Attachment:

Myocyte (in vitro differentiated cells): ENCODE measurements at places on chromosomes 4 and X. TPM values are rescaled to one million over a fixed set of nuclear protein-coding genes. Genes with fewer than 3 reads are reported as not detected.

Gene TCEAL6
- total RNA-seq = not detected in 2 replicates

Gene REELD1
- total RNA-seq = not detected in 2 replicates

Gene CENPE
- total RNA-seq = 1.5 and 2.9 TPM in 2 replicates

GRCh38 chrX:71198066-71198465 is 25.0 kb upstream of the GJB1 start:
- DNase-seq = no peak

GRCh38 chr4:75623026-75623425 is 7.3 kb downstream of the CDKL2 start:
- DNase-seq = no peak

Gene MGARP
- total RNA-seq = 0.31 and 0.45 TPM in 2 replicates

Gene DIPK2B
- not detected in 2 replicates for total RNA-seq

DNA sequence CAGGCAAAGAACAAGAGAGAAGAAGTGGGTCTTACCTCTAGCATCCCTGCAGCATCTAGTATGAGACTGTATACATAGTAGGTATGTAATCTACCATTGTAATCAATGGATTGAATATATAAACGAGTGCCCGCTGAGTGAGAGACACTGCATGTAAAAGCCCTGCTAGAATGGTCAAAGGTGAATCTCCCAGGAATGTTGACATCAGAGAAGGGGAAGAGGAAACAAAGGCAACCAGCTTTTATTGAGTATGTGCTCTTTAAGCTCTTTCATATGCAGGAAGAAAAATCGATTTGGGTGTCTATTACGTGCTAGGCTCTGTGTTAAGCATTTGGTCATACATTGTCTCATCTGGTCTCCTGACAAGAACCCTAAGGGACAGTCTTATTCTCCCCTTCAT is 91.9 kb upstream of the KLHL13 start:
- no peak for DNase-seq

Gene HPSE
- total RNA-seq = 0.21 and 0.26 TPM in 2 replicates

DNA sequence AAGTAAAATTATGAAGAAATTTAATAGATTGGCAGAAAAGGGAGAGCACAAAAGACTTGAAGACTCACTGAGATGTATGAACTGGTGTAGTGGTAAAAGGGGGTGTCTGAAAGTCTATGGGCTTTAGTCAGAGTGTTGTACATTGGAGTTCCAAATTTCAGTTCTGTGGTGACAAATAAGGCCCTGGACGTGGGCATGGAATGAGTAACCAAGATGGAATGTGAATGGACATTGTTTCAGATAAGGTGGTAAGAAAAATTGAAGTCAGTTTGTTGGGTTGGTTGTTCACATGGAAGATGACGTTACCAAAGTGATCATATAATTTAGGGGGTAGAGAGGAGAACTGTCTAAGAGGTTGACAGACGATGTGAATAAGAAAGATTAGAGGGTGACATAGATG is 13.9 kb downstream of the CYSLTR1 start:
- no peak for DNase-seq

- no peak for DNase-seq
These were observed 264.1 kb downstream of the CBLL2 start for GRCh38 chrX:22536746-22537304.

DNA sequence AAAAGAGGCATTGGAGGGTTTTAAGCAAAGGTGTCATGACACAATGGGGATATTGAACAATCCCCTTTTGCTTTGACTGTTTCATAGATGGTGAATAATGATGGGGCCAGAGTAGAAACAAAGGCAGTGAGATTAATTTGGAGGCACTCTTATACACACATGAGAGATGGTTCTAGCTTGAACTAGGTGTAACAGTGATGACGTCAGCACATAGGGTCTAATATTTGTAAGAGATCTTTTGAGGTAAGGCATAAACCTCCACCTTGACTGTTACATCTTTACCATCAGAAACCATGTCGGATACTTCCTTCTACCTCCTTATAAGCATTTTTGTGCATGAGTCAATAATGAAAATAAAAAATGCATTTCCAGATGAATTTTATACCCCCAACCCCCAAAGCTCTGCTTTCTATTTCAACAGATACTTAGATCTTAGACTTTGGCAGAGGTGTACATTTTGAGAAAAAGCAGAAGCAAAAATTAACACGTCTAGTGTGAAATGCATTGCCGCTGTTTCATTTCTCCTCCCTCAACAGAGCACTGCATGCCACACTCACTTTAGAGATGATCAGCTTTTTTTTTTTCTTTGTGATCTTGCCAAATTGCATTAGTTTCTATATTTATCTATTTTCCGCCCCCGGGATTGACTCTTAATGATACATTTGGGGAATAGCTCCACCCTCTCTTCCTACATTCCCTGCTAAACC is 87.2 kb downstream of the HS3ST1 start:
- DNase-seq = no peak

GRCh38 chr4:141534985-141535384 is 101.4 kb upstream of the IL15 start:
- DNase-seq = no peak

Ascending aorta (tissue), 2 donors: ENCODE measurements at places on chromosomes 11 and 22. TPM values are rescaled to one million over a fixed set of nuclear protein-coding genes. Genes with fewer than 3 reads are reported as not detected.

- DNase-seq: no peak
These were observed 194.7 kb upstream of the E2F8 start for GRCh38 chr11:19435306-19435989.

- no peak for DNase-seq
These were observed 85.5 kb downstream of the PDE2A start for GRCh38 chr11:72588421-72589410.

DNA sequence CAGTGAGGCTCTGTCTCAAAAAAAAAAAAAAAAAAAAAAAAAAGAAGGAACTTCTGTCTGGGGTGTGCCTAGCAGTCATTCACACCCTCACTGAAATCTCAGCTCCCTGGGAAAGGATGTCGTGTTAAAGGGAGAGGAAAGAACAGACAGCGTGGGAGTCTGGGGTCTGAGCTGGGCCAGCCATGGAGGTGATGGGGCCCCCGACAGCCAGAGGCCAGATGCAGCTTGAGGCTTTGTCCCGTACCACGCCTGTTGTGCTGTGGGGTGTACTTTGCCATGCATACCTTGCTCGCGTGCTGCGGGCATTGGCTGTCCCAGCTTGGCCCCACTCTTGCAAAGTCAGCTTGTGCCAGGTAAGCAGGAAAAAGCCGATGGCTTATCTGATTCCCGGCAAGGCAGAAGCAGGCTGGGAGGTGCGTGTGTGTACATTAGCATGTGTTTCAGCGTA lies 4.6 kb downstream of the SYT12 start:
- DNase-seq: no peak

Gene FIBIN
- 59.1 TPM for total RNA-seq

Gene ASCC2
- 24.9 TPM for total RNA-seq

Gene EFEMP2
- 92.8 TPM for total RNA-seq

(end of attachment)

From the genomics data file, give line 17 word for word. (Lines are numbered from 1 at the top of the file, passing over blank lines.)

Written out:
- no peak for DNase-seq